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(1985). Mary Flumerfelt. Bul. Anna Freud Centre, 8(1):69-71.
(1985). Bulletin of the Anna Freud Centre, 8(1):69-71
I first met Mary Flumerfelt (Mary Hamm as she then was) when we both started training in the Hampstead Child-Therapy Course in 1951. So in a sense I knew her for more than thirty years, but our ways separated after 1954. She did, however, staunchly maintain our friendship, staying with me several times when she visited England.
She had a warm and friendly personality, but the first impression I had of her remains with me forcibly, namely her fervent desire to understand and use psychoanalysis. This gave her, I think, a sort of purpose in life if not, perhaps, total satisfaction. She showed sincerity in all she did and honestly strove to learn and do the right thing.
When I heard she was getting married I hoped she might find some real happiness, but, alas, the marriage did not endure. It left her, however, with a growing son for whom she showed great concern, and she once brought him with her to England in his adolescence. It was he who wrote and told me of Mary's death a year ago which, he added, was calm and peaceful after long suffering.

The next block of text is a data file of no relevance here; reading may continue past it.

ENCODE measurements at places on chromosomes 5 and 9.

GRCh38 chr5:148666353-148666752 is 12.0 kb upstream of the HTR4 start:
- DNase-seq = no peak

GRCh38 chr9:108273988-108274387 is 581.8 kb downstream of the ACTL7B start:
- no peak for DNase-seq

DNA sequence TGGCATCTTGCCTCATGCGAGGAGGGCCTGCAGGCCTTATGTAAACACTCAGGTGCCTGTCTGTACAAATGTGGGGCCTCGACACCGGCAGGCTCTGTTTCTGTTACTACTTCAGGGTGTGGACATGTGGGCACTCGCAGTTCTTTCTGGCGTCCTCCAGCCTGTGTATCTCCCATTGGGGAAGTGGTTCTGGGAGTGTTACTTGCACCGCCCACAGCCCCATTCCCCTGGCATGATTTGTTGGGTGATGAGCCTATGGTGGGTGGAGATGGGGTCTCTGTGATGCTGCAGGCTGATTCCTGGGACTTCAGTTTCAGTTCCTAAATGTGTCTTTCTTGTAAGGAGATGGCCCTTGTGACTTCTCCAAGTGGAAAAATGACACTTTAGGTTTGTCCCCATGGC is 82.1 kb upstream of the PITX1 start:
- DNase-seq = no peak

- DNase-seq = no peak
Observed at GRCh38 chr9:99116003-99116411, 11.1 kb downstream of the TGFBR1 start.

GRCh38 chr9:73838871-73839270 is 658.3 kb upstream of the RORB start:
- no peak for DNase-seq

B. J. Oxford (Barbara Reeve)
Mary left Hampstead in 1956 and I met her again in Cleveland when I arrived there in 1960. We both took part in Anny Katan's weekly Child Seminars and at that time we were both teaching at the Cleveland Training Center for Child Therapists. Mary was also acting as a consultant in various agencies in the Cleveland area, as well as treating children and working with mothers at the Therapeutic Nursery School and at the University Hospital in Cleveland. However, most of her energies during those years were directed towards the education and upbringing of her young son.
I left Cleveland for Baltimore in 1965, and a year later Mary and I met again, in Jenny Waelder Hall's seminar for the child analysts of the Baltimore-District of Columbia Institute for Psychoanalysis.
Mary was highly thought of wherever she worked.
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